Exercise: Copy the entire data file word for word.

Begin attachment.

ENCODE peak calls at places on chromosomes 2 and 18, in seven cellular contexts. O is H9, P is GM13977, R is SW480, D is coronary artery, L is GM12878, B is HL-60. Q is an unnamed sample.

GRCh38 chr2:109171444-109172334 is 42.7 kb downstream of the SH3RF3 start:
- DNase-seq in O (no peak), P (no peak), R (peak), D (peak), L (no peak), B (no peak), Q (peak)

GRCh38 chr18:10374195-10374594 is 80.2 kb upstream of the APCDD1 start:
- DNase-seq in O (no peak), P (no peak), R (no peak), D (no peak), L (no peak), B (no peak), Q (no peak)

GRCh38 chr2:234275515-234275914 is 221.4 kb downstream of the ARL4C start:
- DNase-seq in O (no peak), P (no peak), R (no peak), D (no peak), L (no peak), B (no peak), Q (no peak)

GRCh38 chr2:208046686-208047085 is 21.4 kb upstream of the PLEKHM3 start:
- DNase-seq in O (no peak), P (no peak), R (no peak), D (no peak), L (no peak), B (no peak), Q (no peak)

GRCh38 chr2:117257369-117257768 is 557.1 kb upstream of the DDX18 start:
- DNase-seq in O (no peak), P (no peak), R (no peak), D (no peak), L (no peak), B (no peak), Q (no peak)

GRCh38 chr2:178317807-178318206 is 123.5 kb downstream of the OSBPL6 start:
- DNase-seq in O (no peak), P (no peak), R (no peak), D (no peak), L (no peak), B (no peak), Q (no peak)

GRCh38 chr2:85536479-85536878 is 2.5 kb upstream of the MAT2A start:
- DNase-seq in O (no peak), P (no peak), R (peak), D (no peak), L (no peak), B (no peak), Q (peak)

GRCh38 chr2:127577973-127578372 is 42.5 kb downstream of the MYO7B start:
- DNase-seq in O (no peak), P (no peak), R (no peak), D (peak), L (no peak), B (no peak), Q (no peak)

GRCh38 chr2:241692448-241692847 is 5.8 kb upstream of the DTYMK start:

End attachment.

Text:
ENCODE peak calls at places on chromosomes 2 and 18, in seven cellular contexts. O is H9, P is GM13977, R is SW480, D is coronary artery, L is GM12878, B is HL-60. Q is an unnamed sample.

GRCh38 chr2:109171444-109172334 is 42.7 kb downstream of the SH3RF3 start:
- DNase-seq in O (no peak), P (no peak), R (peak), D (peak), L (no peak), B (no peak), Q (peak)

GRCh38 chr18:10374195-10374594 is 80.2 kb upstream of the APCDD1 start:
- DNase-seq in O (no peak), P (no peak), R (no peak), D (no peak), L (no peak), B (no peak), Q (no peak)

GRCh38 chr2:234275515-234275914 is 221.4 kb downstream of the ARL4C start:
- DNase-seq in O (no peak), P (no peak), R (no peak), D (no peak), L (no peak), B (no peak), Q (no peak)

GRCh38 chr2:208046686-208047085 is 21.4 kb upstream of the PLEKHM3 start:
- DNase-seq in O (no peak), P (no peak), R (no peak), D (no peak), L (no peak), B (no peak), Q (no peak)

GRCh38 chr2:117257369-117257768 is 557.1 kb upstream of the DDX18 start:
- DNase-seq in O (no peak), P (no peak), R (no peak), D (no peak), L (no peak), B (no peak), Q (no peak)

GRCh38 chr2:178317807-178318206 is 123.5 kb downstream of the OSBPL6 start:
- DNase-seq in O (no peak), P (no peak), R (no peak), D (no peak), L (no peak), B (no peak), Q (no peak)

GRCh38 chr2:85536479-85536878 is 2.5 kb upstream of the MAT2A start:
- DNase-seq in O (no peak), P (no peak), R (peak), D (no peak), L (no peak), B (no peak), Q (peak)

GRCh38 chr2:127577973-127578372 is 42.5 kb downstream of the MYO7B start:
- DNase-seq in O (no peak), P (no peak), R (no peak), D (peak), L (no peak), B (no peak), Q (no peak)

GRCh38 chr2:241692448-241692847 is 5.8 kb upstream of the DTYMK start: